There’s no chance of anything happening on the national level as long as there’s a Republican majority in the Senate and Donald Trump is in the White House. During the recent spate of cold weather and snow, one of Trump’s snide tweets said he wished for some “good old fashioned Global Warming right now!”
News flash, Donald: It’s winter. And massive winter storms are just one manifestation of global warming.
Hey, at least Trump is not saying that climate change should be left to a “much higher authority,” as Press Secretary Sarah Huckabee Sanders claimed on Fox News.
More immediate action is being tried at state and local levels. States have passed their own laws and regulations, with California leading the way with an ambitious set of energy laws. But it’s not the only state doing so.
The U.S. Climate Alliance was formed by a bipartisan group of governors (most are Democrats, but not all) representing states that are taking their own actions to fight climate change. The alliance originally had 12 members and is now up to 17 states and Puerto Rico. Illinois became the newest member in January when new Gov. J.B. Pritzker signed an executive order to join the group.
If your state isn’t part of the list (California, Colorado, Connecticut, Delaware, Hawaii, Illinois, Maryland, Massachusetts, Minnesota, New Jersey, New York, North Carolina, Oregon, Rhode Island, Vermont, Virginia, and Washington), it’s worth contacting your state officials to find out why and to apply a little pressure.
The group has three core principles:
- States are continuing to lead on climate change. All of the states recognize the serious threat to the environment, people, communities, and the economy.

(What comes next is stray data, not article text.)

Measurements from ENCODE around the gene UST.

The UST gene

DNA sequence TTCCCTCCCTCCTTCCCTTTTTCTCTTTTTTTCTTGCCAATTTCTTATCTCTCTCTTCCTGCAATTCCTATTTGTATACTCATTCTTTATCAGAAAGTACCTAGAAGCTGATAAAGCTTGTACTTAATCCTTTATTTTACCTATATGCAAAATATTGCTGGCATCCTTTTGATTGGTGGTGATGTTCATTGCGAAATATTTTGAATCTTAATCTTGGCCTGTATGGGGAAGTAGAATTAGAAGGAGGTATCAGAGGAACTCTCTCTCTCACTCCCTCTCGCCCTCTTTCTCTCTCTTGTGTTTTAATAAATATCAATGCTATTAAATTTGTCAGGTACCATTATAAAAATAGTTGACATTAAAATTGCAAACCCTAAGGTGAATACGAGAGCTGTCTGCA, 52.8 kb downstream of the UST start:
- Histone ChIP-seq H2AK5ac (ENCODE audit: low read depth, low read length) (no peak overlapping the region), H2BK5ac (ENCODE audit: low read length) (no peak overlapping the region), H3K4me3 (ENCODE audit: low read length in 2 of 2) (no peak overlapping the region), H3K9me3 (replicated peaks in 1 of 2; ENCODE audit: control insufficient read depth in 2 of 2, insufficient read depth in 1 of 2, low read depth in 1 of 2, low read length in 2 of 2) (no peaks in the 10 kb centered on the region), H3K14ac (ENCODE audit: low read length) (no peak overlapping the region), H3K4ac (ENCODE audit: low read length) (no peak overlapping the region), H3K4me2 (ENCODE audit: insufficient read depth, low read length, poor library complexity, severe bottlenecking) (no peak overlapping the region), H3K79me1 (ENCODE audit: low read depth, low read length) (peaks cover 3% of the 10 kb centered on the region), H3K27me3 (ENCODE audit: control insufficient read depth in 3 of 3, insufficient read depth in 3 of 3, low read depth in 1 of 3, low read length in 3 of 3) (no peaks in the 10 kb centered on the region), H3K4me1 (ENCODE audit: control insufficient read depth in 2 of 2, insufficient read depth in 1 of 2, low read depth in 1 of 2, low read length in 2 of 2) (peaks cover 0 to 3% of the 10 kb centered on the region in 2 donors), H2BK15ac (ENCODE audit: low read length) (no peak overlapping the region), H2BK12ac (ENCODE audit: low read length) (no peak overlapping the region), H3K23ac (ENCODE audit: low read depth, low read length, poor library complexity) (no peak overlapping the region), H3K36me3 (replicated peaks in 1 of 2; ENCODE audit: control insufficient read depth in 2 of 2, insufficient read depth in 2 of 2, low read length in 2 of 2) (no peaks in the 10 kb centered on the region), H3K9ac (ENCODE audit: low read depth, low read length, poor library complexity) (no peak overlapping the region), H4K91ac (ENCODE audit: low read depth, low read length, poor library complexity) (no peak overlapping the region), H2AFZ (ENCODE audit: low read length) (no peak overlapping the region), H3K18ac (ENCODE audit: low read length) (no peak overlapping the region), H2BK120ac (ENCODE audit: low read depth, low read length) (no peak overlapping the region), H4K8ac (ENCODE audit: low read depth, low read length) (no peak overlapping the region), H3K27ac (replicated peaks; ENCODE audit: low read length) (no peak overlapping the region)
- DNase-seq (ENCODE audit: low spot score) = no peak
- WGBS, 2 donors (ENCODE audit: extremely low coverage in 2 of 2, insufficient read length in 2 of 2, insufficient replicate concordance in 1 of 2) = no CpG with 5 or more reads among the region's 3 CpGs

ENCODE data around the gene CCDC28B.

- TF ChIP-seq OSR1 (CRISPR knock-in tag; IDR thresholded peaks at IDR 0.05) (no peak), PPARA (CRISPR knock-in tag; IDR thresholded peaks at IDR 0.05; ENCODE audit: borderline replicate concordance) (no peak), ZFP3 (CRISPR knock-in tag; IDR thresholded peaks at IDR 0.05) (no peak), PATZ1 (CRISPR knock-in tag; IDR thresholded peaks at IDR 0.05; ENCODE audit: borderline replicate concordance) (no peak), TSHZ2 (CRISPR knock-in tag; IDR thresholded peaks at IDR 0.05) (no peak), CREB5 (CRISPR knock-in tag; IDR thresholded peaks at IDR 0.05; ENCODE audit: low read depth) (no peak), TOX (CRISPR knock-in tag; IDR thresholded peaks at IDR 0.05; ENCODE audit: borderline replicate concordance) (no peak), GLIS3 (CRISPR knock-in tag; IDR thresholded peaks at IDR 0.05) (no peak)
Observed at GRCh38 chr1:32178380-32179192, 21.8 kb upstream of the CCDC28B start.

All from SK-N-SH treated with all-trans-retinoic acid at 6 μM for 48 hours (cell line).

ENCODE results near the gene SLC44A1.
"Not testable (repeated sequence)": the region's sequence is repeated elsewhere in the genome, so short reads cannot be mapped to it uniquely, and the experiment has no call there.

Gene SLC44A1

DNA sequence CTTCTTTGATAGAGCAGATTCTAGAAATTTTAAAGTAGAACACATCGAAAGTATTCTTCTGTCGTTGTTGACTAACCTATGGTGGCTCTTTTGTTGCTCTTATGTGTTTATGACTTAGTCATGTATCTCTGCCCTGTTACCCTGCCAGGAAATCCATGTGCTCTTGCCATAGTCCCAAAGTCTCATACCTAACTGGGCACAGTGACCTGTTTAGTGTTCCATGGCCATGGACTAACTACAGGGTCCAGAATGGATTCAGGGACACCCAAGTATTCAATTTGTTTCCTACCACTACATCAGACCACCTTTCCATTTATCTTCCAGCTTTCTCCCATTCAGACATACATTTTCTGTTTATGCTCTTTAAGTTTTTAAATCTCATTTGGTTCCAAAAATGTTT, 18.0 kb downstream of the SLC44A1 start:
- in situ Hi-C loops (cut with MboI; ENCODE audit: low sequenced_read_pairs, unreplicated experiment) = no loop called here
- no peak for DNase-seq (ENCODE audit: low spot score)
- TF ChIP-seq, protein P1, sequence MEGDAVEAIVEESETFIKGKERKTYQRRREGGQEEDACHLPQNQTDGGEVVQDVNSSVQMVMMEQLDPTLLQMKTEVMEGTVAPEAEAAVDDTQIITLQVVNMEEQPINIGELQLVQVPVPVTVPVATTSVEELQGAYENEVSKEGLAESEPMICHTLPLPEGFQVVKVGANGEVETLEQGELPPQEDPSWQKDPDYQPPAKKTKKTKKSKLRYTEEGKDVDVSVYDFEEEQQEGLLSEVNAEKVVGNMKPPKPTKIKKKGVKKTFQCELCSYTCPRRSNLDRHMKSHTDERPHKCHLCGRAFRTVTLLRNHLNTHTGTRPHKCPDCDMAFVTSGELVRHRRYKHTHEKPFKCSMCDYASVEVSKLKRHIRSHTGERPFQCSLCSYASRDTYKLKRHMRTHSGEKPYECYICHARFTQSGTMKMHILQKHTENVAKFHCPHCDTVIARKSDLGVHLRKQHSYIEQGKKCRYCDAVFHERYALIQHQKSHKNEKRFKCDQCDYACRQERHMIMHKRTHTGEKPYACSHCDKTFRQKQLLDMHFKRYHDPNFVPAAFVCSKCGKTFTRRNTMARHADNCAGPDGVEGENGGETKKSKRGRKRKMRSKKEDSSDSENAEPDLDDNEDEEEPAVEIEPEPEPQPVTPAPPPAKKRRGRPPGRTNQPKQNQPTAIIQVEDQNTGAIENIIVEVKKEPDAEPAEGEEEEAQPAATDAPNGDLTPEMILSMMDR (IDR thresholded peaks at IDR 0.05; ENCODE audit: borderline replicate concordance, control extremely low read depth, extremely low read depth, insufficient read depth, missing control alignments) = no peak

- State-level climate action is helping the economy and strengthening communities. These states are creating new jobs in clean energy industries while cutting air pollution and boosting public health.
- Climate Alliance states are showing the nation and the world that ambitious climate action is achievable.
The alliance now “represents 43 percent of the U.S. population and a nearly $10 trillion economy. The climate and clean energy policies of these states have created 1.4 million renewable energy and energy efficiency jobs, equivalent to over half of all clean energy jobs in the United States,” according to the alliance website.
So states representing nearly half the U.S. population are moving ahead with their own programs. But it’s going to take replacing GOP troglodytes, starting at the top, to really make a difference.
Originally posted on Daily Kos on Jan. 27, 2019.
Can we finally retire the narratives against Nancy Pelosi?
You remember the ones — they come up every election season. They’re false, they’re unfair, and after Pelosi stood her ground against Donald Trump, they should be put to bed once and for all.
She can’t be effective. Excuse me, but who led the fight for the Affordable Care Act, the type of health care legislation that Democrats had tried to enact for over 50 years? There were endless hearings about health care throughout 2009, and the original legislation kept getting pared down. When Democrats lost a Massachusetts Senate seat in January 2009, losing a cloture-proof majority, some Democrats were ready to throw in the towel. Even Rahm Emanuel, chief of staff to President Obama, wanted to focus on a piecemeal approach.
It was Pelosi who insisted: “We don’t say a state that already has health care should determine whether the rest of the country should. We will get the job done. I’m very confident. I’ve always been confident.” And it passed.
She represents “San Francisco values.” Every election season, Republicans are likely to run ads about and show photos of Pelosi in local House races, telling voters that voting for a Democrat will put the evil Nancy Pelosi back in power. The GOP really revved it up this time. Of course, Republican operatives hoped that voters would think that “San Francisco values” would translate to evil, tax-and-spend liberalism.
Pelosi raised money and worked for Democratic candidates all around the country. And the Democrats flipped 40 seats. Sounds like those values are working fine.